Keitumetse “Kat” Masike ran the race of her life on Sunday. Months of training for the Comrades Marathon paid off – not only did Kat finish the race, but she also raised more than R12 000 for Pink Drive, a breast cancer charity. She also ran the race for her late father, Victor Masike.

Kat ran the 89 km race, which runners believe to be one of the most difficult runs, both physically and mentally. But what got her through the race was the thought of the fighting spirit of her late father who died of leukaemia in 2012.

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Giving up wasn’t an option for Kat, and even when her body was giving up on her, she fought hard, drawing strength from the memory of how her father refused to give in, even when cancer was eating away at him.

“My father was the most courageous person I know,” she says. “Watching him and how he handled the disease… it was with such grace and such poise. He never gave up on life. He fought to the bitter end.”

She says that even when her father learnt he had an incurable disease, he continued to live life to the fullest.

Kat, who works for Standard Bank as a communications manger, says she had to work exceptionally hard to prepare herself for the race. She ran four times a week and did strength training at the gym thrice a week.

This wasn’t easy on her as it meant time away from her family and sometimes missing her son’s school matches.

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“I had to trust my training, go back to my logbook, because I ‘d done about 800 km of training this January. I had to look at that and say, ‘You know what, you’ve done the training. This shouldn’t be something you should be fearful of.'”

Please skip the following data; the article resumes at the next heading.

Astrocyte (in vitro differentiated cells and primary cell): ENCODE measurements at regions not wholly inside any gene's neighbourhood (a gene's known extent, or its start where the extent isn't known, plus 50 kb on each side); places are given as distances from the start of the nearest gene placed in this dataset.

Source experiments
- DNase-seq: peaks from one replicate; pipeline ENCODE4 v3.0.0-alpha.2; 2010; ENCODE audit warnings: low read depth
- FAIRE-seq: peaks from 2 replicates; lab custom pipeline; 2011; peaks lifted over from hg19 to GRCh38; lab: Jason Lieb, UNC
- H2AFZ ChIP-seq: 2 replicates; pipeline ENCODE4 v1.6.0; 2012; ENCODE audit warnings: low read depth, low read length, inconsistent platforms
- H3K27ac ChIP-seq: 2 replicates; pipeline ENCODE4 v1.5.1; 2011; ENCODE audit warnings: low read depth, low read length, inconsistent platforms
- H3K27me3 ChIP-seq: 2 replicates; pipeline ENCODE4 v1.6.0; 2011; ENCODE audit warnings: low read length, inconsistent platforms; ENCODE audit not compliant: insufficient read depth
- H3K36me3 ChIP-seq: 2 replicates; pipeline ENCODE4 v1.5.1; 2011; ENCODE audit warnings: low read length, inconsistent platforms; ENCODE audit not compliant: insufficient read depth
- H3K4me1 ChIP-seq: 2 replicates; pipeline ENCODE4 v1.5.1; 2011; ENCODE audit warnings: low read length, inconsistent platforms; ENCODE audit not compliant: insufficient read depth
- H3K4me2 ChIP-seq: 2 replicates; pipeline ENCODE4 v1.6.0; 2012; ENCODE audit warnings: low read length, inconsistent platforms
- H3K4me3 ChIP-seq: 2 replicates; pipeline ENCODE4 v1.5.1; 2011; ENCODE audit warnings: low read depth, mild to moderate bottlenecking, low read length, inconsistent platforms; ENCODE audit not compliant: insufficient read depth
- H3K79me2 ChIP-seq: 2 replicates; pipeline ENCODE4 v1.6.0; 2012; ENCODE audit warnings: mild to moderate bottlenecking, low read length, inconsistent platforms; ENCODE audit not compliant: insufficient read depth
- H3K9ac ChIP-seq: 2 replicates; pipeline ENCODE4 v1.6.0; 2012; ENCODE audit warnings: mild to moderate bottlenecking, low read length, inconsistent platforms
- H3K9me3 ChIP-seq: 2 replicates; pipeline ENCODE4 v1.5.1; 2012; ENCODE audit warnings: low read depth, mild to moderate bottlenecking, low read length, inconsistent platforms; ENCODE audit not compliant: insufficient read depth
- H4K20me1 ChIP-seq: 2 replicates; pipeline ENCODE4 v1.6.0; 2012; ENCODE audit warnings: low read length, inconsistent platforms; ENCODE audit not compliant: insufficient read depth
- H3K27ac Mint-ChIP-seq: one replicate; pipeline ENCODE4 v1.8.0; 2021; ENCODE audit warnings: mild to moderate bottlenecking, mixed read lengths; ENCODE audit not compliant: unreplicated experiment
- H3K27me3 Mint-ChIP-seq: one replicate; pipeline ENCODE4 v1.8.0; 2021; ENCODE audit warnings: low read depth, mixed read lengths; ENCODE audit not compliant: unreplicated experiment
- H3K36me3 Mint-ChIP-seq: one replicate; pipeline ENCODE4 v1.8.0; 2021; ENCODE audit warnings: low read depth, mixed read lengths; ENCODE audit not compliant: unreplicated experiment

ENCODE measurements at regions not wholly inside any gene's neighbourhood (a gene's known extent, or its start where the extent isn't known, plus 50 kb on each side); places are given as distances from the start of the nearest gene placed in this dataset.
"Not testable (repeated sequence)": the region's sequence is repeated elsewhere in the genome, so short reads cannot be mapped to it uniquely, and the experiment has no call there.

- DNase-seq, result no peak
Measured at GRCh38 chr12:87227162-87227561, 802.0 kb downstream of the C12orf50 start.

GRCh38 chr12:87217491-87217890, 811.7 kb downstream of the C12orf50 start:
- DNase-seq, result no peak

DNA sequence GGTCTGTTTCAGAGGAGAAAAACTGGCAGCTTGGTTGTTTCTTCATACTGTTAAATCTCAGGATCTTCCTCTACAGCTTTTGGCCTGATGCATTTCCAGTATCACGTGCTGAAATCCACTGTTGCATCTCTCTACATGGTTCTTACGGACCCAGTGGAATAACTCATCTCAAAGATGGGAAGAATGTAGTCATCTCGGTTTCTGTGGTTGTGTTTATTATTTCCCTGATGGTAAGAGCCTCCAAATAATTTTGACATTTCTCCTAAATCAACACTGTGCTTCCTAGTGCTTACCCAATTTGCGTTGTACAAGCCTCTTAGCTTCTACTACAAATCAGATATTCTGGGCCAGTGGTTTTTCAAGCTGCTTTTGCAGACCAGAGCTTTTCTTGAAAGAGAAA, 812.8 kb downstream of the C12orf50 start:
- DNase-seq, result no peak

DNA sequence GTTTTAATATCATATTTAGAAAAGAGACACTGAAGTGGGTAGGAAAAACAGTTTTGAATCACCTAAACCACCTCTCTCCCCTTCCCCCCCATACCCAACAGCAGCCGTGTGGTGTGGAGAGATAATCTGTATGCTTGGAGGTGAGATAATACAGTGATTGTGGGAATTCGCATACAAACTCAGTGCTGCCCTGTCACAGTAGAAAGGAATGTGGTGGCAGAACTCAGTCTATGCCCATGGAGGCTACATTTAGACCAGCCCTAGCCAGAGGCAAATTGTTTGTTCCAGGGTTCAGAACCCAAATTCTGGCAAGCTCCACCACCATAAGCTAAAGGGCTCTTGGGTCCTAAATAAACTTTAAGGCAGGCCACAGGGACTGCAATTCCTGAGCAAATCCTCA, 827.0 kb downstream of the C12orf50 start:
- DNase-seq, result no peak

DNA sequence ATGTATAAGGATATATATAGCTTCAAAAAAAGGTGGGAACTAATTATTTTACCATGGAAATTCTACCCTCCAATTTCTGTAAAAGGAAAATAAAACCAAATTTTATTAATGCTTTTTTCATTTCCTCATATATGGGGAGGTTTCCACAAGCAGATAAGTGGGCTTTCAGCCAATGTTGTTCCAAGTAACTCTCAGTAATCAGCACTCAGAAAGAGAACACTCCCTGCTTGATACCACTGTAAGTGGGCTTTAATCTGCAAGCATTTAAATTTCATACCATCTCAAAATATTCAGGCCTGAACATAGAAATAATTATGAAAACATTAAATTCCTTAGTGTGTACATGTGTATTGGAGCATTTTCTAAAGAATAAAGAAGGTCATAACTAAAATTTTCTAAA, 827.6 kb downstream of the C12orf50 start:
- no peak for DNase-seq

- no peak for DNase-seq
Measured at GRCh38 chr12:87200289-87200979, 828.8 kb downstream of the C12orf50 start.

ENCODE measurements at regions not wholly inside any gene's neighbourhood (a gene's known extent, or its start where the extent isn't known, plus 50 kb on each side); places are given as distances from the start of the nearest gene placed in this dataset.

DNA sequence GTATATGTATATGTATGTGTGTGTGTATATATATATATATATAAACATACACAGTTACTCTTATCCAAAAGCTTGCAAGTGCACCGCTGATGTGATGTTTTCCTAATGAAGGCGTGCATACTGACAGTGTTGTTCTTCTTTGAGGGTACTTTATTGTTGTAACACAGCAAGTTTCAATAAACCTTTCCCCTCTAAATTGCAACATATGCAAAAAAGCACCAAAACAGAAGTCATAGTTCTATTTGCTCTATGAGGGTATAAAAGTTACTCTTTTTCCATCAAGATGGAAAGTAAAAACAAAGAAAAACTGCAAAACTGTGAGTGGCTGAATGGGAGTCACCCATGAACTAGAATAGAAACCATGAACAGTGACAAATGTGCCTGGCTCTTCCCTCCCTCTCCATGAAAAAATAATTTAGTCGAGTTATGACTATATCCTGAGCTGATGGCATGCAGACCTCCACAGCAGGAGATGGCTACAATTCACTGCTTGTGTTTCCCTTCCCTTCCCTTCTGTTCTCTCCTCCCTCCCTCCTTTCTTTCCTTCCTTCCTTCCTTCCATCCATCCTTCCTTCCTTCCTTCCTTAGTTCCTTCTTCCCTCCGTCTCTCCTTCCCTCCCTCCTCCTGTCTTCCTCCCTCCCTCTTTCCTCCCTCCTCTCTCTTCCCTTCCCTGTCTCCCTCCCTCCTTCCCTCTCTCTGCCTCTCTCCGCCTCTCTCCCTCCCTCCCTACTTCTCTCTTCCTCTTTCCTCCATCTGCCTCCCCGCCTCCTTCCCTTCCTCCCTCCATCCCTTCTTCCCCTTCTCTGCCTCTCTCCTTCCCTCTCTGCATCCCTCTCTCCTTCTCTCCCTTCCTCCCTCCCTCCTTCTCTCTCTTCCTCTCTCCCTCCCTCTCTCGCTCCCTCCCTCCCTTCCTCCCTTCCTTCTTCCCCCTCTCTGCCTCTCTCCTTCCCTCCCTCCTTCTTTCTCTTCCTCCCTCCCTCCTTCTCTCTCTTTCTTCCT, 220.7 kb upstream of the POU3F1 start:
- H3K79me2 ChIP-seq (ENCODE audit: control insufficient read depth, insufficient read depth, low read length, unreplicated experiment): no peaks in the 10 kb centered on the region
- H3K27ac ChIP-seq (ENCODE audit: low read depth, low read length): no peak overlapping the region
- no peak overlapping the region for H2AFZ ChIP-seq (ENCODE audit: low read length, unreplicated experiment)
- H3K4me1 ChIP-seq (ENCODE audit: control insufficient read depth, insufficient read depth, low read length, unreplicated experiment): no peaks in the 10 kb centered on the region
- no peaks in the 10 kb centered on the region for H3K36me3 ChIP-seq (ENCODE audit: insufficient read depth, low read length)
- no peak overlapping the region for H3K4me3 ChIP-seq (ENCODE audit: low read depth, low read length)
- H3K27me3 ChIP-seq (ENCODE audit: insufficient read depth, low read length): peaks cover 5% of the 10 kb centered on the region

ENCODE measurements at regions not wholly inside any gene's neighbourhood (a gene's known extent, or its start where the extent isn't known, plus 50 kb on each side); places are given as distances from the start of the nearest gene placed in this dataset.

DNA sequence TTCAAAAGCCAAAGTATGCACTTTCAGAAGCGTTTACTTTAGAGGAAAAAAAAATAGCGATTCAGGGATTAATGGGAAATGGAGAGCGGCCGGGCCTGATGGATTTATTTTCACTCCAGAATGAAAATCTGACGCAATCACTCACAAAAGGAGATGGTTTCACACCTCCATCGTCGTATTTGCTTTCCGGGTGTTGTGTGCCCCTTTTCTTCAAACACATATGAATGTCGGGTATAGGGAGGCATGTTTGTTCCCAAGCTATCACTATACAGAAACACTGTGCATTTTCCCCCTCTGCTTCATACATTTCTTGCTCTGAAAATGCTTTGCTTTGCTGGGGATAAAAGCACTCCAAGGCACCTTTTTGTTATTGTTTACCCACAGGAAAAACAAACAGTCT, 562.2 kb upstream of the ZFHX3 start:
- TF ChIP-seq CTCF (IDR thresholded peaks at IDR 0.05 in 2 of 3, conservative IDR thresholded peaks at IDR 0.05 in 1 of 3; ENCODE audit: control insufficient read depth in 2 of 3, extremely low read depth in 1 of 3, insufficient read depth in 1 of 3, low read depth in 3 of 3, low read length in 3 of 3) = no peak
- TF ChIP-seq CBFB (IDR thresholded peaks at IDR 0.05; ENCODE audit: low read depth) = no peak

“Getting to the race itself is daunting. As much as you’re prepared, it’s still very scary,” she recalls. “The most I’d done before the Comrades was 56 km, but now I was going to do 89 km. It was something I’d never done – I was going to do something I’d never attempted. But as I always say, you have to change your fear into courage.”

The experience also taught Kat about her mental capability: even when her body was struggling and she felt like she was walking on pins and needles, the strength of her mind kept her going.

“It was tough, but nothing is really impossible when your mind is in a gear of achieving,” she says.

The experience has taught her so much. One lesson she’s learnt is that she’s capable of achieving anything and that one has to always follow through by being consistent and having a plan.

Kat plans to run again next year. “There’s a belief among runners that you can’t say you’ve done the Comrades if you’ve done only one – you must do them back to back.”